I was hit by a car while cycling. What can I do?

Warmer spring weather means that more cyclists will be sharing the road with vehicles. Inevitably, that means there will be a greater number of collisions between automobiles and bikes. If you are injured on Alberta's roads while cycling, contact us to ensure you receive the compensation you deserve.  

What is the first thing I do?

Let's say a car grazed your bike, and you lost control. You have been knocked down and possibly injured. If you are able, call 911 for medical assistance. You may be in shock and not realize the extent of your injury, so you need to take some time to assess the damage. Then move on to gathering evidence,

How do I gather evidence to support my case?

Take photos of any damage to your bicycle and the injuries you have sustained. If anyone witnessed the collision, collect their name and contact information, as their testimony may be crucial in the case. Also, document any weather or road conditions that may have contributed to the accident. If police are called to investigate the accident, ask them for a copy of their report.

Do I need to share my personal information?

Cyclists are not required to have insurance in Alberta, but damages to your bicycle may be covered under your car's policy if you own an automobile. Cyclists should always carry identification and their provincial health insurance number. If you are in an accident with a vehicle, exchange your information for their automobile driver's licence and insurance details.

What compensation can I expect?

Most bike/car accidents result from driver error and are handled cooperatively between parties. Your initial treatment costs will be paid by Alberta Health Care and by your private health insurance coverage if you have that. The "Section B" portion of the motorist's insurance and your automobile insurance is also the "Section B" insurance.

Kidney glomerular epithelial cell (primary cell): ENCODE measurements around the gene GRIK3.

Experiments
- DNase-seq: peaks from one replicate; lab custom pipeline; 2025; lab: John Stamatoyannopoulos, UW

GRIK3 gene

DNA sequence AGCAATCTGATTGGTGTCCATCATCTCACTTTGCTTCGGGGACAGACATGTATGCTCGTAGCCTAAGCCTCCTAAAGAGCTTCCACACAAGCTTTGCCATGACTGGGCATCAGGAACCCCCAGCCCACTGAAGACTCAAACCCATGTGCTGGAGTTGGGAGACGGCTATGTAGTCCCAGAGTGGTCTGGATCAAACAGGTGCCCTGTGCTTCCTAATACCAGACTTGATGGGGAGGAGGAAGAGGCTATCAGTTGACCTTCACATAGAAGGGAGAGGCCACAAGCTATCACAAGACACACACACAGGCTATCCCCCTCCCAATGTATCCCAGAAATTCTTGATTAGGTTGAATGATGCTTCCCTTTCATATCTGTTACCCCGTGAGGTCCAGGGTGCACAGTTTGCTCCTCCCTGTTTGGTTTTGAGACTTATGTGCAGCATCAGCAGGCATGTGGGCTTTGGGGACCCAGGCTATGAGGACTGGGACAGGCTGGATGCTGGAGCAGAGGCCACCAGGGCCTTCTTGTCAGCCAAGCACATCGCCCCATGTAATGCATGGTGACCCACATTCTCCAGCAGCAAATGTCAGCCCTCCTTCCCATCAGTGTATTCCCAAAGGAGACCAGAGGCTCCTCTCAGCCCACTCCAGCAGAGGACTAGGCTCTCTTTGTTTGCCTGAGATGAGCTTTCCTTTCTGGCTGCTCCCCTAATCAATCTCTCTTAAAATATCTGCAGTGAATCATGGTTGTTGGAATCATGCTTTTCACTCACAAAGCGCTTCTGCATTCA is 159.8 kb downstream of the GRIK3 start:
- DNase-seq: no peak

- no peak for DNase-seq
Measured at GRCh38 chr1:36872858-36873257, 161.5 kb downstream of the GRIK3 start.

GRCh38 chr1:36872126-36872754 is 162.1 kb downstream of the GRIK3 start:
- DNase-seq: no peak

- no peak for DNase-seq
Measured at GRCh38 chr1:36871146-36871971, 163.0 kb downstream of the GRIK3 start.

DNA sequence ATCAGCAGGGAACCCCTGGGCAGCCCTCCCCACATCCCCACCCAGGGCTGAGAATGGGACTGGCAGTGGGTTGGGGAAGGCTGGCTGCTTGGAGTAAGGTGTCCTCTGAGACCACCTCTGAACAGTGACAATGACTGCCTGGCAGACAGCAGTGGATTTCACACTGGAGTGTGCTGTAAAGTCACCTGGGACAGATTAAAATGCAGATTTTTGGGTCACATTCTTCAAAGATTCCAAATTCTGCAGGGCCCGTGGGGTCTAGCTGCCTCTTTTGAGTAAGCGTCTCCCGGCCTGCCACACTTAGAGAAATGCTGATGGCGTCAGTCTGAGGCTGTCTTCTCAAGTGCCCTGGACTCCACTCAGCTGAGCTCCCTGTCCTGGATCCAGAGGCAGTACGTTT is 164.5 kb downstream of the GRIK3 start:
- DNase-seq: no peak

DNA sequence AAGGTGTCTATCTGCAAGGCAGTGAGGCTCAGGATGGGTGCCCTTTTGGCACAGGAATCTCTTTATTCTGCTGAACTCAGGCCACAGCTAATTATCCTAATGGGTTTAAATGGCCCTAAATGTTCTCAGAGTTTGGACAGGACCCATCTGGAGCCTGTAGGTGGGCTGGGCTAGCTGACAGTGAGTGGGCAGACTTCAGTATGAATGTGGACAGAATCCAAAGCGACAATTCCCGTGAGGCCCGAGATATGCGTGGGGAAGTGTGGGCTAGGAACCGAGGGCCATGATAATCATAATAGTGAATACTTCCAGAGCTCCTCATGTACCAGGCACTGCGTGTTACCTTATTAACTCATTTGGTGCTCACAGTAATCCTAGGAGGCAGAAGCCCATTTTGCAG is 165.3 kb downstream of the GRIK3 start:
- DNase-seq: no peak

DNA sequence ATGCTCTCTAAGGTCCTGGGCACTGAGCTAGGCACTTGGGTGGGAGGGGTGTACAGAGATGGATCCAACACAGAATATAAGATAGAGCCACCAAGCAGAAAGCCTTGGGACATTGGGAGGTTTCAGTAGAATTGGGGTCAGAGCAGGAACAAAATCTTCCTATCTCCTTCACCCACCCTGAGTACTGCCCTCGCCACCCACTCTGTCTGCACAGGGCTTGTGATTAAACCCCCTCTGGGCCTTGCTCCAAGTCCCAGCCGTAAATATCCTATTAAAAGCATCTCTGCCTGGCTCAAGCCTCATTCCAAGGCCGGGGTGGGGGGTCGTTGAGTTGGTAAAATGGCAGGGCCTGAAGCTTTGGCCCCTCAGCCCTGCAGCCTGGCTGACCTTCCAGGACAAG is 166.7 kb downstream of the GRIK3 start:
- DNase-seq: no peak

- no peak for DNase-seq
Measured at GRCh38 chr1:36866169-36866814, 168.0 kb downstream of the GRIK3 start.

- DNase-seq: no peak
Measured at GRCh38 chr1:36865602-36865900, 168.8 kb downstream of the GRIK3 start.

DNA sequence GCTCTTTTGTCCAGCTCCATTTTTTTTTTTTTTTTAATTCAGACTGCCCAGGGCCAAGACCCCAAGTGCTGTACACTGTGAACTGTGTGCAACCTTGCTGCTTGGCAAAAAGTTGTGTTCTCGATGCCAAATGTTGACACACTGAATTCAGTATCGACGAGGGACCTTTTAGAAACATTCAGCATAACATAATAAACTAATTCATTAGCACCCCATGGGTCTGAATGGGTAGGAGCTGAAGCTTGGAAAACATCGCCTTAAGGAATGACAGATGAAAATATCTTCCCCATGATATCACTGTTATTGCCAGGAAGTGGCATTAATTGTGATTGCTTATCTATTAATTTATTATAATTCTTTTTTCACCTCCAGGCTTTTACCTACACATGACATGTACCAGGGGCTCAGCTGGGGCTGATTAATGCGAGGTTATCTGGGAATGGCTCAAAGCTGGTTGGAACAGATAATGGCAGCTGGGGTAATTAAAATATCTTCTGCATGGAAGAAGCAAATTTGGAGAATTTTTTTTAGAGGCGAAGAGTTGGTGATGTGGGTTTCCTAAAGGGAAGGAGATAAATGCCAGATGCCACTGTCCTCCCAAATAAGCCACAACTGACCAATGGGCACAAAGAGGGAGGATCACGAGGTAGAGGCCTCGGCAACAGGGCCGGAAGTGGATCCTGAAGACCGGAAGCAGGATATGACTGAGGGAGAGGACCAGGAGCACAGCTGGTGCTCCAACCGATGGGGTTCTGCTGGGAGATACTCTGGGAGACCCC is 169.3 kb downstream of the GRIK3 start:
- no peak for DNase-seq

In Canada, every automobile must be insured for public liability, thus providing some financial security for cyclists involved in an accident. In Alberta, the Motor Vehicle Accident Claims program assists victims when the vehicle at fault has no insurance. If you have suffered serious injuries that require lengthy rehabilitation or if your injuries interfere with work and your personal life for more than six months, you need to give our experienced personal injury lawyers a call.

Do I need to visit a doctor?

After any cycling injury, see a family doctor for a checkup. Symptoms may not be apparent for many months, so don't assume everything is fine. Ask your doctor to initiate any required treatments as soon as possible, possibly bringing in specialists such as a physiotherapist or chiropractor. If you struggle to complete regular daily activities or your work, ask for a referral to an occupational therapist. If you are experiencing psychological issues because of the accident (stress, anxiety, shortened memory, etc.), ask your doctor for a referral to a psychiatrist or psychologist.

Where does the onus of proof lie?